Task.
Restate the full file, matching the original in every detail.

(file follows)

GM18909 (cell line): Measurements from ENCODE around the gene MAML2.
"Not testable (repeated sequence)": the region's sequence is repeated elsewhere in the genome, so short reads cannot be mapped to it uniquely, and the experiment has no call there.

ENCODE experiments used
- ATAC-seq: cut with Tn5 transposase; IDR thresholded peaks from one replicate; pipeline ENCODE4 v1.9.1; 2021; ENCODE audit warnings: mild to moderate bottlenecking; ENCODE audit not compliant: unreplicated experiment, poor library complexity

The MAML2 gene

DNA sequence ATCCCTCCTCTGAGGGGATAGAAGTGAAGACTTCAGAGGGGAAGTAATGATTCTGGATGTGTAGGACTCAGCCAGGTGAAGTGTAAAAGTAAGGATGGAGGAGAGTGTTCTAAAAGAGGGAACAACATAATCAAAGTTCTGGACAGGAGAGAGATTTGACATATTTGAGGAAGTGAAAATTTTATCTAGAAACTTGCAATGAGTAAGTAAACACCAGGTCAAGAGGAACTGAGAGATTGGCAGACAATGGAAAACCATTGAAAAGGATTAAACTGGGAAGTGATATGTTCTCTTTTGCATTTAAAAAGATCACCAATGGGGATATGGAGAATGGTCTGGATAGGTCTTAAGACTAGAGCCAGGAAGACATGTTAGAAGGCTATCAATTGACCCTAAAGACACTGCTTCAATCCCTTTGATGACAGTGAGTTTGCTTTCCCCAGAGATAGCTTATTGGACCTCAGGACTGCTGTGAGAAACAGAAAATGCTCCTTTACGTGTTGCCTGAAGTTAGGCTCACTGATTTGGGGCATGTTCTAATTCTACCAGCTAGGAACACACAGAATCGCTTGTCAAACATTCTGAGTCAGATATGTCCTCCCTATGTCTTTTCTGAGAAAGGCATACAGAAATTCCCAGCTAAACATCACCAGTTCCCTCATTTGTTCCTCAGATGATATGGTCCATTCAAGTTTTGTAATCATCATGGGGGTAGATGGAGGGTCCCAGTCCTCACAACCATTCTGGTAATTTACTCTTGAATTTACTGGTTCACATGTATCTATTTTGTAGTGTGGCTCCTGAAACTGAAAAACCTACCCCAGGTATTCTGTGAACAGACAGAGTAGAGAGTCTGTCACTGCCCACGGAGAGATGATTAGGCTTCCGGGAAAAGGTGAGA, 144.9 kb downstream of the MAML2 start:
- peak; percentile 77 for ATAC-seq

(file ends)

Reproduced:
GM18909 (cell line): Measurements from ENCODE around the gene MAML2.
"Not testable (repeated sequence)": the region's sequence is repeated elsewhere in the genome, so short reads cannot be mapped to it uniquely, and the experiment has no call there.

ENCODE experiments used
- ATAC-seq: cut with Tn5 transposase; IDR thresholded peaks from one replicate; pipeline ENCODE4 v1.9.1; 2021; ENCODE audit warnings: mild to moderate bottlenecking; ENCODE audit not compliant: unreplicated experiment, poor library complexity

The MAML2 gene

DNA sequence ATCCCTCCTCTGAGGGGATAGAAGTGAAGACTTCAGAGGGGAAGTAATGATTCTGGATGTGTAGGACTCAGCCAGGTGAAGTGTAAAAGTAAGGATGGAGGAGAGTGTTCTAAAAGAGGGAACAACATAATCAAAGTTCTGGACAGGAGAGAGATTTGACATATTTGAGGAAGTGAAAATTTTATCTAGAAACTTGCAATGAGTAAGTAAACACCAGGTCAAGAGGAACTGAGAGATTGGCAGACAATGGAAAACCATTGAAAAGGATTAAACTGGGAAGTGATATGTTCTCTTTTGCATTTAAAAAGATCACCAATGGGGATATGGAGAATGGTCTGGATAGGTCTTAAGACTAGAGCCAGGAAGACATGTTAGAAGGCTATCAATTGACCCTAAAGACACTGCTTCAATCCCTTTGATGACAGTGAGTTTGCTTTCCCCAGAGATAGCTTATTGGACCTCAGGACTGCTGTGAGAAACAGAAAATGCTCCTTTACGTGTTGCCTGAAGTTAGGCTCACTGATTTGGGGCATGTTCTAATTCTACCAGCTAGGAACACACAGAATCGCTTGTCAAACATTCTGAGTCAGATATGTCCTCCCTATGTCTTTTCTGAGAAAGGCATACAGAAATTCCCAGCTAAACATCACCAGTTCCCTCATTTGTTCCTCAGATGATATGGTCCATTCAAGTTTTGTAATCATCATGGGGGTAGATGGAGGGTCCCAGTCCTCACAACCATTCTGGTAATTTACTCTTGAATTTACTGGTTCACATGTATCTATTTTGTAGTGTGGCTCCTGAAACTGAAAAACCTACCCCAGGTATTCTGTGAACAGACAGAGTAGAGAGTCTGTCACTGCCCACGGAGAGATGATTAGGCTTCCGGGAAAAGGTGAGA, 144.9 kb downstream of the MAML2 start:
- peak; percentile 77 for ATAC-seq